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Volume 1 Issue 1

“Telehealth: Advancing the Landscape of Healthcare”


There is little doubt that the landscape of healthcare is changing, and as the healthcare industry continues to grow exponentially, so does the sheer volume of people who need care. As the need for healthcare professionals and clinicians increase, so does the need for healthcare technology. Advancements in healthcare, namely new technology, will have a great impact on patients and employees alike. Telehealth or virtual care solutions (VCS), applications and wearables, 3D printing, artificial intelligence (AI), genetics/genomics, and electronic medical record (EMR) analytics will save money for hospitals and save the lives of patients.


Some hospitals, clinics, and outpatient facilities are already utilizing these types of technology and are encouraging patients to use Zoom for Health, Skype, and other telecommunications options to speak with a clinician. Being able to have face-to-face interactions with a physician virtually still allows the patient to describe and share their physical symptoms, which provides for a prompt diagnosis from the comfort of the patient’s home instead of a physician’s office. Physicians can then inform patients if they need to come in for further testing, prescribe medication, or give them advice on what’s next. This saves time and money for both patients and providers alike.


Though Zoom for Health and Skype are great options for care, telehealth will play a more critical role in care delivery as the brick-and-mortar, in-person care model becomes less common. This transformation will enable providers to better tailor their care to patients’ unique needs, while increasing patient autonomy and engagement. As such, virtual mobile kiosk use or VCS is also on the rise. VCS allows patients, with or without insurance, to be seen without an appointment by utilizing kiosks that act as a physician’s office. The kiosks are strategically placed in remote areas where medical facilities may pose a challenge for patients to access.


Sirach Health & Wellness, based in Tucson, Arizona, is one such healthcare organization spearheading a major effort to place mobile kiosks throughout the state of Arizona. Patients subscribe to use the kiosks at a low cost of $10 per month. This allows for access to a network of licensed physicians, nurses, and other clinicians who will be able to diagnose and treat patients using cardio and EKG emergency diagnostic tools, pre- and post-op services, integration into local paramedic and hospital services, EMR system, point of sales (POS) integration into pharmacy POS solutions, and ongoing patient portal support and data storage. This means patients can send their virtual care visit record(s) to their primary care physician. The kiosks are FDA-approved and are HIPAA compliant.


Additional advancements in telehealth include wearable devices and apps that can help doctors and nurses diagnose patients. For instance, some wearable devices or apps can measure heart rates and temperatures without having the patient in the office. This information can help physicians understand any inconsistencies or health challenges the patient may be experiencing beyond looking at them virtually and hearing their symptoms. The apps can also help patients understand when to call a physician and when their symptoms suggest something mild that an over-the-counter medication could remedy. These options in healthcare technology mean that sick people do not have to trek to the doctor unless it’s necessary, saving clinics and patients time, money, and the ability to stop the spread of illnesses.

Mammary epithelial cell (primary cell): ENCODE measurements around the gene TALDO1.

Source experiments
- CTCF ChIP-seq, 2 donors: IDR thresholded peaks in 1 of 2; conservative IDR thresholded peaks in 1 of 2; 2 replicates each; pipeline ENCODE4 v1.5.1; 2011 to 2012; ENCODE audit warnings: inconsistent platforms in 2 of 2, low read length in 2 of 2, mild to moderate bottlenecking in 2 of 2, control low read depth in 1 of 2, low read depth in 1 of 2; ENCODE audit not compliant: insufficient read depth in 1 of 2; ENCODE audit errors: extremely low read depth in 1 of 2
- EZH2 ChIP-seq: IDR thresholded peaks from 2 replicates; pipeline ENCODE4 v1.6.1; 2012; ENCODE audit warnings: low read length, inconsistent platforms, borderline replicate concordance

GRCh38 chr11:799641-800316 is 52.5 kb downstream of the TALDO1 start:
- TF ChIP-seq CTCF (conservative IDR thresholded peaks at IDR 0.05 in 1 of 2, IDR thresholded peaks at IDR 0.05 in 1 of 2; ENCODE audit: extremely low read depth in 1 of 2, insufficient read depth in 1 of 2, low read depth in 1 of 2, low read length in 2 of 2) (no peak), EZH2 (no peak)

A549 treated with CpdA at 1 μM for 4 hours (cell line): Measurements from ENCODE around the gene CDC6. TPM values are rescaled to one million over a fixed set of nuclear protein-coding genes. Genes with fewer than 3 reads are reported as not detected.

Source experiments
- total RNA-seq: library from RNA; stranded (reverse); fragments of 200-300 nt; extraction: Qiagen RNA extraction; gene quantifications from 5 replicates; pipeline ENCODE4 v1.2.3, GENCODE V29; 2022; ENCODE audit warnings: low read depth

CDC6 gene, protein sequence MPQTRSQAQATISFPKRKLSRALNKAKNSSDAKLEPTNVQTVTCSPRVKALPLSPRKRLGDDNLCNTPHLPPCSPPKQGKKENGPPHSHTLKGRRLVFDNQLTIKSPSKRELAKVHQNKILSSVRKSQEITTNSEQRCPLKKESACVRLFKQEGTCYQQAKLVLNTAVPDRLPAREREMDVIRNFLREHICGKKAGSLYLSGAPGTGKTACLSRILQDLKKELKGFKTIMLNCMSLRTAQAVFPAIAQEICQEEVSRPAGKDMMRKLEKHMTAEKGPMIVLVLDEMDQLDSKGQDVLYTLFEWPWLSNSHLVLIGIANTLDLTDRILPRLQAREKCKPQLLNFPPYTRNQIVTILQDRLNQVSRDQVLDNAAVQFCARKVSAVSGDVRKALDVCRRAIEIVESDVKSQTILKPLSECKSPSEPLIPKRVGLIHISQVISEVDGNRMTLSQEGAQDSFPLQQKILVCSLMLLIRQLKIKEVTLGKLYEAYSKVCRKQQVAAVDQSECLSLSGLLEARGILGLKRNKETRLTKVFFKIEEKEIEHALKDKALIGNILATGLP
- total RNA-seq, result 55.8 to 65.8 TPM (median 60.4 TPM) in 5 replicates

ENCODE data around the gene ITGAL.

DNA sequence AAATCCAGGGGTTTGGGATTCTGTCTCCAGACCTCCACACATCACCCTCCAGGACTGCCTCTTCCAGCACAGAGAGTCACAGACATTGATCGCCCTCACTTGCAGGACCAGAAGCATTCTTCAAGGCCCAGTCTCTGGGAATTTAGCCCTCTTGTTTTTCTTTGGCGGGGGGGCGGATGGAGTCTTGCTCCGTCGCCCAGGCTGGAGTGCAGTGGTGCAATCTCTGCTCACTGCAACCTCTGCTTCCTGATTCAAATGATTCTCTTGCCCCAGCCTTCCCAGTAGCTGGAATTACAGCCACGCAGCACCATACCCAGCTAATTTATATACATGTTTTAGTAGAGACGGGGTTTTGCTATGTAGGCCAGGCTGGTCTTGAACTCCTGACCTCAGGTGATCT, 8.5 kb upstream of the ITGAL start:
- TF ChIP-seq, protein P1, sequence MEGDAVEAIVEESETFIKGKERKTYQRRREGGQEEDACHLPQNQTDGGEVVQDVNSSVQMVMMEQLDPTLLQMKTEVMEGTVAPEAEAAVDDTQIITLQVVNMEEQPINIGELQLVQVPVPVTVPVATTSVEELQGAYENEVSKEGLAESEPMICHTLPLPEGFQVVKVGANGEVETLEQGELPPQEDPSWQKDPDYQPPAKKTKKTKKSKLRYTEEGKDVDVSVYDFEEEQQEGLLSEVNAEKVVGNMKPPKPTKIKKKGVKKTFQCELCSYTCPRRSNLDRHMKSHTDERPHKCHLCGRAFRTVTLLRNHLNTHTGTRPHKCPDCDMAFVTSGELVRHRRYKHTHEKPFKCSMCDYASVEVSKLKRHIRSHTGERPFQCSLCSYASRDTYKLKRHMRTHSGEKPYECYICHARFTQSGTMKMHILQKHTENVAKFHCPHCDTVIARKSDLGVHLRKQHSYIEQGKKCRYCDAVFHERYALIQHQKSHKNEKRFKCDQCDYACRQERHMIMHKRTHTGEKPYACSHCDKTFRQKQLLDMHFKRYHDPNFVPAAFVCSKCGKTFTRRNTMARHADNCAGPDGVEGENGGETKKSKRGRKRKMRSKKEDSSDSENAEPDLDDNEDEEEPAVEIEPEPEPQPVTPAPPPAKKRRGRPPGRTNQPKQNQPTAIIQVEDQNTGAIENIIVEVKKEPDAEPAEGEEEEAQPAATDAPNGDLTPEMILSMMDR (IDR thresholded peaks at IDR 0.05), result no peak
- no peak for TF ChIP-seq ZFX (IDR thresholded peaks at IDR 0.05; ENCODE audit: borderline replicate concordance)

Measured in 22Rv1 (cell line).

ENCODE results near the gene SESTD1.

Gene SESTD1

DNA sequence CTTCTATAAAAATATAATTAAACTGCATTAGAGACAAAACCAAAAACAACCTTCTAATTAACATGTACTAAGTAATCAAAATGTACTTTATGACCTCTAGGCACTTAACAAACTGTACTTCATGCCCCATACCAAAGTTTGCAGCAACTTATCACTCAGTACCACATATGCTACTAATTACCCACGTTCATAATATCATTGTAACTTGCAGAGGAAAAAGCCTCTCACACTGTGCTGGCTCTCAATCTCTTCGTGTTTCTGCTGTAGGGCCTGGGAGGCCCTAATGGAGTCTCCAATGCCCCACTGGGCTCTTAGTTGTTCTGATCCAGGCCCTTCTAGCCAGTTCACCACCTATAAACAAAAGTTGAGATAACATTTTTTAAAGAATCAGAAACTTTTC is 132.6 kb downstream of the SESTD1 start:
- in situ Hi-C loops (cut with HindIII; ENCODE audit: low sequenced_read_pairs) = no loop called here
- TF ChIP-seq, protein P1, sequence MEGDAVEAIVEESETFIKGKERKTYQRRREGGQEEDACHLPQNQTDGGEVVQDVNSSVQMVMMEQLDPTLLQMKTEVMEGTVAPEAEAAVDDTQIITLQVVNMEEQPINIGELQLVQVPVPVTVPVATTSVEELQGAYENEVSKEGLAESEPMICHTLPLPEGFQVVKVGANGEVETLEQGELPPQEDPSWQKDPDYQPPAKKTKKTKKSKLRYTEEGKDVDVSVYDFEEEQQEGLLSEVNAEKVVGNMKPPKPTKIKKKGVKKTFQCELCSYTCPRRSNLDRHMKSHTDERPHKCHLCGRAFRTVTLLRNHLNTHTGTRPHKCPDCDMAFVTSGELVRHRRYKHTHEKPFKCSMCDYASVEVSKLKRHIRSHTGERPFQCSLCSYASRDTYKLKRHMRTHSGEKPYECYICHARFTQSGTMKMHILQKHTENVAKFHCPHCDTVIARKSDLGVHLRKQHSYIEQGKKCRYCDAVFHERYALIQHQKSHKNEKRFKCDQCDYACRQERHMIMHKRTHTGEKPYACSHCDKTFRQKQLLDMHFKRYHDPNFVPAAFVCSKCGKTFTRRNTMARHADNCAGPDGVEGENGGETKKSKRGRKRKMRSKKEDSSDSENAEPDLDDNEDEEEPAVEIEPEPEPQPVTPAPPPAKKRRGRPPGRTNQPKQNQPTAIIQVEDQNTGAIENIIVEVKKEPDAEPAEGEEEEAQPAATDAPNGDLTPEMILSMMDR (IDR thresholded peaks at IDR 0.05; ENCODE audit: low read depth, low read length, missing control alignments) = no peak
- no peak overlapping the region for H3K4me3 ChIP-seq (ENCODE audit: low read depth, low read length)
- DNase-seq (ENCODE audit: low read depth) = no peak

Many appointments that occur in a hospital or physician’s office today can take place outside of the hospital. As the healthcare industry increasingly moves toward value-based care, providers must extend their line-of-sight outside of a brick-and-mortar facility’s walls. For example, a low-risk follow-up appointment after a surgical procedure typically consists of mostly dialogue, which has a predictable outcome. These visits could be conducted electronically. By filling up hospitals and physician offices with visits that could occur virtually, it makes it harder for patients who need face-to-face healthcare access to receive it without having to wait for weeks to get an appointment.


Patients have choices in healthcare, and they are demanding real-time health information, personalized medicine, patient-centered, high-quality care, and convenient treatment options. Therefore, technological innovation will continue to dramatically alter the landscape of healthcare and how it is delivered, which will result in more personalized care, improved clinical outcomes and patient experiences, and overall quality of life. To embrace technological innovation, payers and providers must adapt to this changing landscape in healthcare and become educated and aware of the expanding medical technology and develop technology investment and deployment strategies to ease the burden on patients and the healthcare industry at large. 

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